Lighten Your Hair with Rhubarb

Photo Credit
Margaret Boyles

Fading blond? Mousy brown? Bring on the rhubarb! Here's how to naturally lighten your hair using nothing but rhubarb and water.

You’ve heard of champagne blond, strawberry blond, and honey blond. Since it’s rhubarb season here in New England, let me introduce the Rhubarb Blond.

But first a bit of background. Rhubarb has a history of medicinal and cosmetic use that spans more than 3,000 years, and people didn’t even begin eating rhubarb stalks until the late 1700s.

Rhubarb originated in Central Asia and still occupies a revered place in traditional Chinese medicine. Scientists around the world continue exploring various rhubarb species for their potential in treating ailments as diverse as dermatitis, pancreatic cancer, and diabetes. (Note: The Rheum genus contains at least 60 species and many hybrids; the succulent species that we bake into pies differs from the medicinal rhubarbs, which are generally considered inedible.)

Because of its high concentration of oxalic acid (the compound that makes the leaves and roots toxic to eat), rhubarb has also found use as an agent for cleaning metal, tanning leather, and controlling insects.

One of the more intriguing uses for the root (actually a rhizome) of this ancient plant: as a lightening agent for blond or light brown hair. The oxalic acid serves as a fixative, so a rhubarb rinse will last much longer than most herbal rinses.

Rhubarb dye rinse

Rhubarb Rinse Recipe

Brave enough to give it a try? Purchase some dried, chopped rhubarb root in a local health food store; if you have rhubarb growing in your garden, dig up a chunk of the rhizome, scrub it well, and dice it.

Herbalists say that the strongest dye comes from the medicinal rhubarb species, but the roots of homegrown pie rhubarb will work, too, with a milder effect. Keep all rhubarb root away from children and pets.

Simmer 3 to 4 tablespoons of dried rhubarb root or half a cup of fresh, chopped root in a quart of water for 20 minutes in a covered stainless-steel pot. (Don’t breathe the steam.) Let the decoction steep overnight, then strain in the morning.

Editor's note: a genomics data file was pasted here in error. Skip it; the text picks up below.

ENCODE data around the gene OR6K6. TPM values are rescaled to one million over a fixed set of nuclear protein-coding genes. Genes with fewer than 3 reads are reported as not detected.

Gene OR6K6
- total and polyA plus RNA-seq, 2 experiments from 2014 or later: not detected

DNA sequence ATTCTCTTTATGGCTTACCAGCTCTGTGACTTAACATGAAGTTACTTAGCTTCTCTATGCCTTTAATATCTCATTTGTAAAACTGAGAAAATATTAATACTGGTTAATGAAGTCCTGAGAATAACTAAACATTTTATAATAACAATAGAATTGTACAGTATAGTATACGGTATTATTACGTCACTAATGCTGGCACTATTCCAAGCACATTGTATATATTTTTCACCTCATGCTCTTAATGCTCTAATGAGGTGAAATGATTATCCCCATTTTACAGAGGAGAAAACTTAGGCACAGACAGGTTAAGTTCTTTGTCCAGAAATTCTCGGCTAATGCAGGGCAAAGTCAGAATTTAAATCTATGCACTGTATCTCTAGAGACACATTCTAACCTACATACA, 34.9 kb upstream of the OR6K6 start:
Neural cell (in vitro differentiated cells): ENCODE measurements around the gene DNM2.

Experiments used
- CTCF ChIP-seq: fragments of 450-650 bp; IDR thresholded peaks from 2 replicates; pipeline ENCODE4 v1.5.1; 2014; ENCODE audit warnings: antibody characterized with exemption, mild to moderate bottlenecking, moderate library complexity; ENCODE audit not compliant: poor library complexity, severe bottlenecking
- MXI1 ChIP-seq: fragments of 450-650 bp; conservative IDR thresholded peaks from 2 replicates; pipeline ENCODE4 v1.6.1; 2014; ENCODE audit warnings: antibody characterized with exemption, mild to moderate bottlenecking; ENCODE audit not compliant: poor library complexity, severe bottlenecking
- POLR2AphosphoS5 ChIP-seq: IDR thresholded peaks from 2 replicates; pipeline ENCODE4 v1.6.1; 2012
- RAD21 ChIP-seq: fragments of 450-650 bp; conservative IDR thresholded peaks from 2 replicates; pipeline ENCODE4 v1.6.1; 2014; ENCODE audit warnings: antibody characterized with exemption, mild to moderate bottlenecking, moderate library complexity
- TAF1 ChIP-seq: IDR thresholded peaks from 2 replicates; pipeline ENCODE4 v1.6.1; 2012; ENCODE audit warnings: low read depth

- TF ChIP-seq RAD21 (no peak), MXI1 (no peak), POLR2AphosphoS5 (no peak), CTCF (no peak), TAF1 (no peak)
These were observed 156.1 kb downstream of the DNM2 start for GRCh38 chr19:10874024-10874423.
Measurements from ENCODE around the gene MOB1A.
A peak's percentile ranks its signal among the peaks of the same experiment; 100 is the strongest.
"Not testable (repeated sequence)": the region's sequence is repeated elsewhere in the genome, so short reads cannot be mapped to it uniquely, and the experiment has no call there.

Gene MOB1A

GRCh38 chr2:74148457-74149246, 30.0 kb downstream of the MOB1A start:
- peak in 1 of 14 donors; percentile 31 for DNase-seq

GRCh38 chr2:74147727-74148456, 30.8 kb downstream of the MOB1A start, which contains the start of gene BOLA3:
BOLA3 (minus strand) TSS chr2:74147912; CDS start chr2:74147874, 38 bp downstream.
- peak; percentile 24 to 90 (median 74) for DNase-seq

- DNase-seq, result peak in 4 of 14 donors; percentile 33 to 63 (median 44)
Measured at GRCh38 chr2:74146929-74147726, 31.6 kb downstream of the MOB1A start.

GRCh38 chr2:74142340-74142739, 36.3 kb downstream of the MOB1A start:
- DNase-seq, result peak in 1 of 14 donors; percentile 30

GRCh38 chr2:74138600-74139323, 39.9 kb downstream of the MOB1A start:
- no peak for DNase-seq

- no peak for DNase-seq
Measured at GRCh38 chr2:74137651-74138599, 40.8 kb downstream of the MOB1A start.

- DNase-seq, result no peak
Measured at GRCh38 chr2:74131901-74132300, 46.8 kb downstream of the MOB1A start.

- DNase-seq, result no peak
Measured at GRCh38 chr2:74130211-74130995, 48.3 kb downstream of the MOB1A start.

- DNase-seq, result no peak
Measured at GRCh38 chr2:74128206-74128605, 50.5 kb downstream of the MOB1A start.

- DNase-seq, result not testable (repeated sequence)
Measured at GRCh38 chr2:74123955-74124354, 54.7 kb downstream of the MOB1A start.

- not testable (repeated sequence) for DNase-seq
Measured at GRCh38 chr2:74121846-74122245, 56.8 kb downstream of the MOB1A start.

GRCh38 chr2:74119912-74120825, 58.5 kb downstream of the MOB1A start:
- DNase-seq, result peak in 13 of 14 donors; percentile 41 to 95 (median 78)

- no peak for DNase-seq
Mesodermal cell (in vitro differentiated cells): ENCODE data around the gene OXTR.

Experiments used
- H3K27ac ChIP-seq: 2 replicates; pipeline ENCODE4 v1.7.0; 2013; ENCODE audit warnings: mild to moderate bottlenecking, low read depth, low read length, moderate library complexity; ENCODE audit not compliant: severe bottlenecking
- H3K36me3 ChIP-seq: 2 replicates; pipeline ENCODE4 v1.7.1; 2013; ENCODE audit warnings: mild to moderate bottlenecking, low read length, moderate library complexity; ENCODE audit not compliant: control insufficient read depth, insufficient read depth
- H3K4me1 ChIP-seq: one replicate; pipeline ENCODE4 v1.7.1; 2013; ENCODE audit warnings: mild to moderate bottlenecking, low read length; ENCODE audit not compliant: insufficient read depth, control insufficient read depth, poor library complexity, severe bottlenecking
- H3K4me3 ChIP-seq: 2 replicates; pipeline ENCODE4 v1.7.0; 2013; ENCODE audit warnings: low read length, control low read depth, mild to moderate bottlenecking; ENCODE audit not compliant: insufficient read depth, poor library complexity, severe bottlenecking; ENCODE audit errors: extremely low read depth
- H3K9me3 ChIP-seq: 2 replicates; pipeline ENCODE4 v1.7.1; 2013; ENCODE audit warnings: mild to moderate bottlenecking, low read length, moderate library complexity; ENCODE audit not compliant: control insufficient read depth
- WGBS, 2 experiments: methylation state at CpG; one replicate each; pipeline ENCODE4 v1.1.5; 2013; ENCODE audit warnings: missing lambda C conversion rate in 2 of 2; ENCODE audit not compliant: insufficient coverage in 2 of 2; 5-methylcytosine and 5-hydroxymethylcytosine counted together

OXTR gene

Test the liquid dye on a strand of hair first to see if you like the color. If you do, wash your hair as usual, then pour the rhubarb dye through it, catching the liquid in the pan and repeating two or three times. Air dry without further rinsing.

Did I try it myself? Yes! It gave a soft, golden glow to my tired gray-white locks.

Want to learn more about rhubarb? Check out our Rhubarb Plant Page.

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Aimee (not verified)

4 years 4 months ago

Thank's for your post about Rhubarb's lightening properties--I'd been wondering if oxalic acid would work on hair. Now for another experiment: Docks and sorrels are in the same family as rhubarb, and share higher levels of oxalic acid. Since the rhubarb crop was really, REALLY bad this year, I'm going to try using dock root, and maybe sorrel leaves later.
One final question: have you tried sitting in the sun during the dry time? Would it work the same way that lemon juice or vinegar rinses do?

I haven't used it often enough to know, Aimee. I usually shake my hair dry in the sun (if it's out), but I've never compared cloudy/indoor drying with sitting in the un. Give it a try and let us know!

Kristine (not verified)

5 years 8 months ago

Hi! Just wonder if it should be the root or if other parts of the plant can be used and if the effect will be the same? :)

No, you won't get the same results from the stalks and leaves, Kristine. Dig the roots, or buy roots of the the medicinal variety at a natural food store. Good luck!

corrine conway (not verified)

8 years 5 months ago

I love the idea of "natural color" in hair dyes! thank you for the tips, anything else for rhubarb?